Massachusetts General Hospital (MGH) and Brigham and Women’s Hospital (BWH) researchers have identified a potential drug candidate, larazotide acetate, to treat serious Covid-19 complication, multi-inflammatory syndrome (MIS-C) in children.

A rare, severe and possibly life-threatening ailment, MIS-C usually develops in children weeks or months following mild or even asymptomatic SARS-CoV-2 infection.

According to a prior study by MGH and BWH scientists, SARS-CoV-2 can be present in the gut for weeks to months following an infection in cases of MIS-C.

When the virus remains in the gut, a compromised mucosal barrier can permit the entry of small viral particles such as the spike protein into the bloodstream.

This causes infections such as Covid-19 and in rare instances, the hyperinflammatory response that causes MIS-C.

Based on the findings, the researchers gave larazotide acetate to four children aged three to 17 years who are extremely ill with MIS-C, at MGH.

How well do you really know your competitors?

Access the most comprehensive Company Profiles on the market, powered by GlobalData. Save hours of research. Gain competitive edge.

Company Profile – free sample

Thank you!

Your download email will arrive shortly

Not ready to buy yet? Download a free sample

We are confident about the unique quality of our Company Profiles. However, we want you to make the most beneficial decision for your business, so we offer a free sample that you can download by submitting the below form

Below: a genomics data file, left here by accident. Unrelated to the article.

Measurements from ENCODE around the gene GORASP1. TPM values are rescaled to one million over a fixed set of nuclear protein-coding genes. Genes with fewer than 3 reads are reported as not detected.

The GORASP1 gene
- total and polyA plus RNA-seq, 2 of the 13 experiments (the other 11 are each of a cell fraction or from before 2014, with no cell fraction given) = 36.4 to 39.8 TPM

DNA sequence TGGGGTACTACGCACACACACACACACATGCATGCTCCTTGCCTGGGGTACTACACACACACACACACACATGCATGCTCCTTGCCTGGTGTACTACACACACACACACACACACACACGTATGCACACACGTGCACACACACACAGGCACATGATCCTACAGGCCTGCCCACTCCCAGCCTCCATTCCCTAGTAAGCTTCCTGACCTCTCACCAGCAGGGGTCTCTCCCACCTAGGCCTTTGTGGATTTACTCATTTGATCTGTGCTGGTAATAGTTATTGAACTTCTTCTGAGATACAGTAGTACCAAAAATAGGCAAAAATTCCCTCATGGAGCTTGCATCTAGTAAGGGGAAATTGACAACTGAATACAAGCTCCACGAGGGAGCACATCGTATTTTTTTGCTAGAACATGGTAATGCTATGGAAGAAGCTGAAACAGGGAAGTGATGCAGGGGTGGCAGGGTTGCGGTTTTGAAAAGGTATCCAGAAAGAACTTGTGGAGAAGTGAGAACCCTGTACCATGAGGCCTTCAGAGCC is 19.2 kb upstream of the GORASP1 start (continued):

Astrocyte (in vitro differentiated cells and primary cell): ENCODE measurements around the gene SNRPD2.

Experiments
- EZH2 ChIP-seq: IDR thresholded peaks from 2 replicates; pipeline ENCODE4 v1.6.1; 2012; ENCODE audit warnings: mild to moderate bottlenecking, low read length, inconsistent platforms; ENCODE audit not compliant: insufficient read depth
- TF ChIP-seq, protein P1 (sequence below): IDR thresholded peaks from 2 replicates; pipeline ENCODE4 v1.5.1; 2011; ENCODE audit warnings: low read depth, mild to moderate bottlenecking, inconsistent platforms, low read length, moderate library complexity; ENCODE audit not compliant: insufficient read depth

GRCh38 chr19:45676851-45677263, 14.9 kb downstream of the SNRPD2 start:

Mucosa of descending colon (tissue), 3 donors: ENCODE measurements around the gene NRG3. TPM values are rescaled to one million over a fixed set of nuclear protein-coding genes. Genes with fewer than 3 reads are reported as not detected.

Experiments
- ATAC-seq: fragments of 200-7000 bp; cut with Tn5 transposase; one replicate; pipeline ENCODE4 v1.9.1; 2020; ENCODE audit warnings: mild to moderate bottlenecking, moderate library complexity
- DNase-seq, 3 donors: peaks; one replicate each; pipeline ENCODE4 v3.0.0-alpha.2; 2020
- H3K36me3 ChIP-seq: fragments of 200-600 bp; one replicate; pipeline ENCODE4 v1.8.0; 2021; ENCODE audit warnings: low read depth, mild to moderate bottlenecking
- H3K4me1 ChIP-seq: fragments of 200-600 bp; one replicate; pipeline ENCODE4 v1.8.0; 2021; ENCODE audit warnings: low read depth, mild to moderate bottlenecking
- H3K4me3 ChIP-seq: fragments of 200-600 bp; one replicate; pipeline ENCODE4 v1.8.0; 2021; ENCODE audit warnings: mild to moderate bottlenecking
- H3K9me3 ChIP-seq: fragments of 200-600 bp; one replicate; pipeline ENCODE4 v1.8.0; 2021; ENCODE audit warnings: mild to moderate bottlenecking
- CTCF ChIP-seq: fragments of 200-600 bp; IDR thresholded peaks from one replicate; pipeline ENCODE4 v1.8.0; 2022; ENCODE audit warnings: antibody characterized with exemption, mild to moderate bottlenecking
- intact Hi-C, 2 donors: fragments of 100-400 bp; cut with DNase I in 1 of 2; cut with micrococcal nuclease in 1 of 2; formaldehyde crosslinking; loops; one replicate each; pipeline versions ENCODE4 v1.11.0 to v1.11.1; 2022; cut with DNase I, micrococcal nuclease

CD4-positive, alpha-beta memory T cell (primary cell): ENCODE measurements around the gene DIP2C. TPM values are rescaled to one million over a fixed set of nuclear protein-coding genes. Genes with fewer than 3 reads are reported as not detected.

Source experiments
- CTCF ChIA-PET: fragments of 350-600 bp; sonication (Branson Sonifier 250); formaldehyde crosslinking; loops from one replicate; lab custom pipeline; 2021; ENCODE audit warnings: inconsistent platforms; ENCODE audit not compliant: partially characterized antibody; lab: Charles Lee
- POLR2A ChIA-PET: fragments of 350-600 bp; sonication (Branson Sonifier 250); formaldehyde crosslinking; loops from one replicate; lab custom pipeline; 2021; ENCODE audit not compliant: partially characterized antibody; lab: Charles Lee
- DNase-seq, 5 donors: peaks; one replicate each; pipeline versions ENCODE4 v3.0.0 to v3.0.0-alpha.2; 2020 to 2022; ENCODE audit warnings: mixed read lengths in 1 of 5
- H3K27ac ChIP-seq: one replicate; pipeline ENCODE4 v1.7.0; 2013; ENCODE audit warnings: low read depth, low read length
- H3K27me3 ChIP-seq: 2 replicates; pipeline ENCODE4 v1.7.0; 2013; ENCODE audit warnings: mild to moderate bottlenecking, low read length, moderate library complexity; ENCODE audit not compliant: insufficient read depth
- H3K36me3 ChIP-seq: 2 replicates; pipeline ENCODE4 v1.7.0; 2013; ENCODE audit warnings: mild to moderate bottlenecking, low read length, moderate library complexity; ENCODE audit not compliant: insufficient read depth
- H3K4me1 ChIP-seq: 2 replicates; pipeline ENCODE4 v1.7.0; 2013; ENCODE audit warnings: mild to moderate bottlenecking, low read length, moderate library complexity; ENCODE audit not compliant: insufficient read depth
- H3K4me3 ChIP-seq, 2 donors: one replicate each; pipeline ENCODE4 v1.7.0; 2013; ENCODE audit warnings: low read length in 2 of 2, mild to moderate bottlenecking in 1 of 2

By GlobalData
Visit our Privacy Policy for more information about our services, how we may use, process and share your personal data, including information of your rights in respect of your personal data and how you can unsubscribe from future marketing communications. Our services are intended for corporate subscribers and you warrant that the email address submitted is your corporate email address.

MGH claimed that the drug lowers the discharge of the zonulin molecule that causes greater gut permeability and a weakened mucosal barrier.

Furthermore, the team compared the clinical outcomes of these children treated with larazotide along with steroids and intravenous immune globulin (IVIG) to 22 children who were treated with steroids and IVIG only.

The children treated with four oral doses of larazotide acetate daily were found to have a substantially rapid gastrointestinal symptom resolution and a slightly briefer stay in the hospital.

In addition, the serum levels of the highly inflammatory spike protein linked to the virus declined faster in those who received the drug.

The treatment cleared the protein from the blood in a day in larazotide treated children versus ten days for those who did not receive the drug.

Developed for the reversal of intestinal permeability in celiac disease, larazotide was shown to cut down MIS-C symptoms in some children.

Presently, it is being evaluated in Phase III clinical trials as adjunctive therapy for celiac disease.